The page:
The Halloween season is a time to revel in scares, blood, and hair-raising tension, and this film delivers all three with the unstoppable Michael Myers and a generation of strong women.
40 years ago on Halloween night, Michael Myers tormented the fictional town of Haddonfield, Illinois and murdered 5 unsuspecting people. Laurie Strode was the sole survivor of the serial killings, and these events have placed a traumatic burden on her that is very apparent in this well-executed slasher film that has wisely disregarded the jumbled mess of a continuity in the Halloween franchise. Jamie Lee Curtis, renowned “Scream Queen”, reprises her role as a hardened, paranoid Laurie Strode that has managed to alienate nearly everyone close to her. Her daughter Karen, played by Judy Greer, has cut all ties with her after having been trained to fight at a young age. However, she and her granddaughter Allyson, played by Andi Matichak, maintain a closer bond. This trio of women builds the emotional core of this film. All three cope with and fight the evil of Michael Myers in their own unique way. Strode has spent over half her life preparing, perhaps waiting, for him to return so she can put him in a grave. Jamie Lee Curtis’s acting excels at selling her troubled psyche. The internal battle between loving her estranged family and dealing with the very real threat of a killer is well-balanced throughout the film and culminates in a satisfying conclusion. Karen is in her own unique dilemma as she must choose to accept her upbringing over the normal, suburban life she has built for herself. Judy Greer is far from the star of this film, but in the scenes she has, aside from a couple clunky lines, does a great job at selling the motherly, and daughterly, fear in the face of genuine danger. Allyson is the untrained participant that is thrusted into this war. Unfortunately, she is given little to do besides being the typical scared teenager. The rest of the cast, ranging from hormonal teenagers to elderly sheriff officers, are relegated to unremarkable canon fodder for the one and only Michael Myers.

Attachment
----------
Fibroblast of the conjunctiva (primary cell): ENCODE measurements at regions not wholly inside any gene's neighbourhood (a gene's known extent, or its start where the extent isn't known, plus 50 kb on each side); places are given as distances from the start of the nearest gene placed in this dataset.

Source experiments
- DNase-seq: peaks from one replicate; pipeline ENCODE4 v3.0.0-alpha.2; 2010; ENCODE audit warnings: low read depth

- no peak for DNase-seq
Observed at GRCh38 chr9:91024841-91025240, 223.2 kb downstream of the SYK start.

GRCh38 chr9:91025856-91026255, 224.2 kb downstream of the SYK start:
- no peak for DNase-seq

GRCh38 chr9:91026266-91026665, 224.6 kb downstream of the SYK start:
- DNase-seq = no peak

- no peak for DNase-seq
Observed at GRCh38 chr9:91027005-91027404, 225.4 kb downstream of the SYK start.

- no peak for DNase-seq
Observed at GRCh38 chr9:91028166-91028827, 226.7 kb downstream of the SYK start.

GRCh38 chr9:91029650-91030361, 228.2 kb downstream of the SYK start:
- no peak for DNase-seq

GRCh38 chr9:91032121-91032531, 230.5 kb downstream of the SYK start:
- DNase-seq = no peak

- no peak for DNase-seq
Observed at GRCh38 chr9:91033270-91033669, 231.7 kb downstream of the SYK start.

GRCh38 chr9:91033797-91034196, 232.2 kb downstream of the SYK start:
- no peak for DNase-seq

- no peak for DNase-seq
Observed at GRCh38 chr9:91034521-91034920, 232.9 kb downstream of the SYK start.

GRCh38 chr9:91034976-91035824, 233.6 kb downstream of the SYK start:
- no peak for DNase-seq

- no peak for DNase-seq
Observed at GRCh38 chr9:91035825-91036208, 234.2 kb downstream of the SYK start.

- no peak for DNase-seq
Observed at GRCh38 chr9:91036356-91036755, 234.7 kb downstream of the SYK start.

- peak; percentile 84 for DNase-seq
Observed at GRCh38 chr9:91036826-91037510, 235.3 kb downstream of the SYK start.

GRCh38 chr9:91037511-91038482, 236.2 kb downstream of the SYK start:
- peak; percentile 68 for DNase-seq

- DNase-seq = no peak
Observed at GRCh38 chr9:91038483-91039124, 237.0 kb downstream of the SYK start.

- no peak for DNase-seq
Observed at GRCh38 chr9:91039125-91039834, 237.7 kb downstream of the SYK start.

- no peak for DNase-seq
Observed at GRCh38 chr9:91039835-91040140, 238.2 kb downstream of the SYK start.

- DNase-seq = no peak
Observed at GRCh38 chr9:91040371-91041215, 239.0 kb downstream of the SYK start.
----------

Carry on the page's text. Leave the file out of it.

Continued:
A Real-Life Boogeyman
Halloween is very much grounded in reality. No supernatural curses, no magic spells, no demons rising from Hell. Michael Myers is a man on a mysterious mission that feels as though he cannot be stopped. A theme throughout the movie was if Michael Myers could be prompted to speak. It was a smart decision to keep him mute the entire time as that would demystify Michael and keep him from being this personification of pure evil. His kills are brutally gorey, relentless, and never fail to make the viewer jump from their seat or recoil in utter horror. Brilliant use of practical effects and CGI turn his kills into an impressive spectacle. Jump scares are spread out throughout the 106-minute runtime, but they are well-earned as they are the peak of the tension-filled moments. The film begins with an unsettling opening in broad daylight, then slows down for little under half an hour until it gets to the real scares of the film, but once it does, the tension only continues to ramp up. Michael presents this sickening dread, as if no one, not even the gun-toting Laurie Strode, is safe from this near-unstoppable killing machine. Nick Castle returns to play the character as a horrifying force a nature. Wielding a kitchen knife and the iconic white mask, his silence alone is enough to send goosebumps down your spine.
The classic Halloween theme makes a triumphant return and it never lets you forget it. From the 70’s styled opening credits to the thrilling climax, the theme is there to invoke fear, hopelessness, and even nostalgia. The score itself is a pleasant mix of old and new. Electronic synths and electric guitars match the pace and tension of moments in the film. The camerawork uses wide shots to fully capture Michael’s kills without a single cut, no pun intended. The most notable shot is a several-minute long one take of Michael strolling through a neighbourhood on Halloween night as he claims his victims. This film could have trimmed down on character perspectives. The story sticks with one or two characters, telling us their story, as if to build a connection to them before they meet their inevitable demise. This distracted me from a few three-dimensional characters that are able to carry this film. The jumping around from perspective to perspective made me long for certain storylines to progress, and actually made me excited for certain characters to be brutally off’d by Michael Myers.
Halloween can be considered as a another entry in a long-line of well-crafted film in the horror genre, and a return to the “slasher” trend. Skin-crawling score, magnificent practical effects, and dread that utterly permeates through the viewer. Michael Myers is a formidable, terrifying antagonist to his equal, Laurie Strode. The two opposing forces have an intense feud that is supported by Strode’s family and is weighed down by disposable, flat characters. Fortunately, scares and the adrenaline rush that come with watching this film make it a must-see this Halloween season.